Welcome to Wipple!

Wipple is a powerful, expressive programming language that's designed for DSLs. It's natural to read, write and learn. Wipple embraces traits, macros, custom operators, and interpreter plugins to let you shape the language into anything you want.

Wipple is implemented in Swift, and is under heavy development — it's meant primarily for me (Wilson Gramer) to learn how programming languages work, so it probably shouldn't be used in production (yet!). Contributions are welcome!

What does "Wipple" mean?

"Wipple" is the pronunciation of "WPL", which stands for "Wilson's Programming Language".

Installing Wipple

Open your terminal and paste in this command:

curl -fsSL https://raw.githubusercontent.com/wipplelang/wipple/main/install.sh | sh

Grab a cup of hot chocolate — it may take a while! ☕

Wipple currently supports macOS and Linux. If you want to run it on Windows, you can use WSL.

The Wipple Playground

In the Wipple Playground, you can type in code line-by-line, and the output will be displayed immediately. The Playground is useful for learning how Wipple works, or just to experiment, without having to write an entire program. Let's try it out now!

Opening the Playground

Go to your terminal and type:

$ wipple playground

When you see a $ in a code example, that means to type the text in your terminal. When you see a >, that means to type the text in the Playground. Don't type the $ or >, just type what comes after it.

Now you can write some code:

> 1 + 2

You just wrote your first Wipple program — a simple calculator! Try typing in some more complicated math expressions and see how Wipple solves them for you. We'll learn what makes all of this work later on.

When you're ready to exit, type:

> stop!

Wipple overview

This overview is meant for people who already have experience with other programming languages — it only introduces concepts new to Wipple and is more technical than the beginner guide. If you're new to programming, Wipple is a great language to start with! Check out the beginner guide here.

Welcome to Wipple! Wipple is a powerful, expressive programming language that's designed to implement DSLs. Wipple is dynamically typed and uses a trait-based type system (explained below). Wipple embraces macros, custom operators, and plugins to let you shape the language into anything you want. Here's a brief overview of the main things you need to be productive writing Wipple code.


Wipple is interpreted and uses a highly modular plugin system. The language is implemented in five layers:

  • Packages group Wipple code together and allow you to mix in code from other files. Packages are managed through the Wipple package manager.
  • Plugins are written in Swift and allow direct access to the interpreter, environment and related functionality.
  • Hooks allow your plugin to observe events that occur during evaluation and replace values with others. Core functionality, like name resolution and list evaluation, is implemented using hooks!
  • Traits describe how values can be used. You can create your own value types and let them interface with existing code by conforming them to the necessary traits.
  • Values represent code and data at a primitive level.

Wipple's plugin API is simple to use, and makes integrating other languages into Wipple a breeze. Check out the plugin documentation for more information!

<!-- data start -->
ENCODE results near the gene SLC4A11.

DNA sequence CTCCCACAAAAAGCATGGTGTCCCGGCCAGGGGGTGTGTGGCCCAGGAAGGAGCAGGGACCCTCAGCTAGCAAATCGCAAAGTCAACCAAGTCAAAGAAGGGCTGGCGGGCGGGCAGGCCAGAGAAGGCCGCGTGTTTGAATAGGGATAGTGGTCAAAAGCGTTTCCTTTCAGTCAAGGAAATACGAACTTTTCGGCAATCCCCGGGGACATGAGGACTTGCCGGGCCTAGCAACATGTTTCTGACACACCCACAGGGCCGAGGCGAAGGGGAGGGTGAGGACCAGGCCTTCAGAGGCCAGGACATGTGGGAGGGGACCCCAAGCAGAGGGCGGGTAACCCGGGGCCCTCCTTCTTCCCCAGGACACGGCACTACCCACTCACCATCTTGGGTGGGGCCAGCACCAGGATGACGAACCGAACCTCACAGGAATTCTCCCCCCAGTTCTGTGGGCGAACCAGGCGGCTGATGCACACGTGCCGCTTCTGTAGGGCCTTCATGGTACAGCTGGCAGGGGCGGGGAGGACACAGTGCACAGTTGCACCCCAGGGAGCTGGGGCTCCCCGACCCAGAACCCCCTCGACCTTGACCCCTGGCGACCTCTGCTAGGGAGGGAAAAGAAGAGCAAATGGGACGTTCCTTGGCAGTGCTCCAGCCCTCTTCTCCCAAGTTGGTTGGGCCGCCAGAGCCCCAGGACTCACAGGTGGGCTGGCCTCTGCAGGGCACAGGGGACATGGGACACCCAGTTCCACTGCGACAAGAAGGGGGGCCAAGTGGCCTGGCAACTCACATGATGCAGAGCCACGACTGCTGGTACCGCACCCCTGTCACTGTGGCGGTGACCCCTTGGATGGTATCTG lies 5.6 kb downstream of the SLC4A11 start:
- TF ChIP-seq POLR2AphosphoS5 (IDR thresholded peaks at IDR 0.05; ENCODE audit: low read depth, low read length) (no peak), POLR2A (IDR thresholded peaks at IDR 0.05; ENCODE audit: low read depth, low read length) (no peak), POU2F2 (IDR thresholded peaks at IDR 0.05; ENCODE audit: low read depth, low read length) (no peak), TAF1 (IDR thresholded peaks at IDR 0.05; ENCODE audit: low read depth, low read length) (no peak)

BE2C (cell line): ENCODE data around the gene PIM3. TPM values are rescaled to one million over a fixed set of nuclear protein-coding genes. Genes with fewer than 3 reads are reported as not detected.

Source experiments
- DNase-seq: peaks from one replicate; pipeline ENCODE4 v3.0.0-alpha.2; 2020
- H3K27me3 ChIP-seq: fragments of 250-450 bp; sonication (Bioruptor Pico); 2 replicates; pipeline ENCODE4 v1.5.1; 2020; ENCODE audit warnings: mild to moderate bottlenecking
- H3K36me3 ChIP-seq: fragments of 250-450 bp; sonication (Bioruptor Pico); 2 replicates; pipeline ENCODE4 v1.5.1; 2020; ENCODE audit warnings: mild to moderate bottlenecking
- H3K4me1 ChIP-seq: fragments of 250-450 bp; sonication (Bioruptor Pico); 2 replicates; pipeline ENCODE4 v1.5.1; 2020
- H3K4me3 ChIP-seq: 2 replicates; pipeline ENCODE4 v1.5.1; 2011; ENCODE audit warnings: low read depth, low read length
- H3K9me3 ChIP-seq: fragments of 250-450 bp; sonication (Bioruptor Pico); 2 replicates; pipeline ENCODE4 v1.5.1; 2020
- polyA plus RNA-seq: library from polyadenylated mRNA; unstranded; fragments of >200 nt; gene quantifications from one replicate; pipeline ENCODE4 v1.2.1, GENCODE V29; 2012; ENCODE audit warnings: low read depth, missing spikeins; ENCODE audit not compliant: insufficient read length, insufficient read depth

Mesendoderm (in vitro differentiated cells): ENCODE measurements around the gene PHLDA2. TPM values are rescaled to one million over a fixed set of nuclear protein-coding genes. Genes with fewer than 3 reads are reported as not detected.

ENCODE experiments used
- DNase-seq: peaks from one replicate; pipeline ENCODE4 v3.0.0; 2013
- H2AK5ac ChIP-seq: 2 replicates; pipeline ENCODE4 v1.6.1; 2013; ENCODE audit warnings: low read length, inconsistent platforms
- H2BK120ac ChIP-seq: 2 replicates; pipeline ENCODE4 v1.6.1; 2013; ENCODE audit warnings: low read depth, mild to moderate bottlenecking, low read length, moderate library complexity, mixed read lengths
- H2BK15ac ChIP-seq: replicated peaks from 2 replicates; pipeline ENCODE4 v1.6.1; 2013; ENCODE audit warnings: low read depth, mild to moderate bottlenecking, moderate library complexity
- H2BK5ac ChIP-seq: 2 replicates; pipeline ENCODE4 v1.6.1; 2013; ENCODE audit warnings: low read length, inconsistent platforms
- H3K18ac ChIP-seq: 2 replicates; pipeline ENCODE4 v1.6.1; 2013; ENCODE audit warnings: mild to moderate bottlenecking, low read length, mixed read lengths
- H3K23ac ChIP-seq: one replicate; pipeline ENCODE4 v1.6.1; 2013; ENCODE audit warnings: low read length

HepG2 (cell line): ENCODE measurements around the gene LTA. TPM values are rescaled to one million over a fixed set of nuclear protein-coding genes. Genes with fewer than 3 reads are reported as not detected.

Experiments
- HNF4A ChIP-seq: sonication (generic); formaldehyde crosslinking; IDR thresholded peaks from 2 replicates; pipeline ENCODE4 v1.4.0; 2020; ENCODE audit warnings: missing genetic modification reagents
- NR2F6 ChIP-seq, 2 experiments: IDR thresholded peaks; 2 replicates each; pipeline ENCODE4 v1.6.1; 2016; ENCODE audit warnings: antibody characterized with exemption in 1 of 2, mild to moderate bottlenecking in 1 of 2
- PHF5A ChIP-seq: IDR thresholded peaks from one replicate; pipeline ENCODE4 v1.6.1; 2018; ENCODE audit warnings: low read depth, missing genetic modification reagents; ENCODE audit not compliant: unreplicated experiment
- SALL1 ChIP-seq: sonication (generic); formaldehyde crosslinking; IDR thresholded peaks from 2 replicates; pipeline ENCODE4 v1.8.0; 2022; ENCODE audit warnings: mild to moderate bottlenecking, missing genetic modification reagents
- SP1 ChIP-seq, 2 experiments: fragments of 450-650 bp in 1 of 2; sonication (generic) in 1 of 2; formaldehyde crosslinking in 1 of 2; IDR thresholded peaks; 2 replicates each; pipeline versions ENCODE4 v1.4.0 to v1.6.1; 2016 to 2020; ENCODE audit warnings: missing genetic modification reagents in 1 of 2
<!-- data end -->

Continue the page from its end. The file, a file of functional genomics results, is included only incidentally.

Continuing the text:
Wipple has a set of builtin constructs similar to Lisp-derived languages like Clojure. Value types that have a source code representation are implemented directly in the interpreter, and all other value types (including functions, macros and booleans) are implemented through Wipple plugins.


Names are the simplest construct and represent themselves. While many languages use names as identifiers for variables and types, names in Wipple can also be passed around as data (just like all Wipple code!). Names can contain any character except spaces and punctuation used for other constructs.

Here are a few examples of valid Wipple names:


By convention, names in Wipple use dashes to separate words — in Java, for example, my name would become myName, but in Wipple it would become my-name. Names that represent booleans or functions evaluating to booleans end in ?, and names referring to values that are "impure" or "unsafe" end in !. In general, names consisting entirely of punctuation represent operators.

Numbers and strings

Wipple represents numbers as integers and floats. Integers are written like 42, and floats are written like 3.14. (note that you need digits on both sides of the decimal point — .5 is a name while 0.5 is a float).

Strings are represented with double quotes, like "Hello, world!". Strings support all unicode characters and the same set of escape characters as JavaScript/JSON.

Integers, floats and strings all evaluate to themselves.

Lists, bracket lists and structs

Lists represent a list of values and can either stand on their own or be evaluated as a set of function calls. Lists are written like (a b c), which would be evaluated as follows:

  • Evaluate a (a function).
  • Call a with b.
  • Call the result (a function) with c.

If a list contains a single value, it's the same as the value itself — that is, (a) is evaluated the same as a. The empty list (()) evaluates to itself and can also be written as nil.

Bracket lists are a bit of syntax sugar to make writing lists easier in some cases. Bracket lists evaluate to lists with each item evaluated — if a was defined as foo and b was defined as bar, then [a b] would evaluate to (foo bar).

Structs represent a list of value pairs, where the first value in the pair is the "key". Structs are written like (| name "Bob" age 42 |), which evaluates to a struct associating "Bob" with name and 42 with age. You can use the . operator to access the values by their keys, like (| name "Bob" age 42 |) . name (evaluates to "Bob").

Quoted values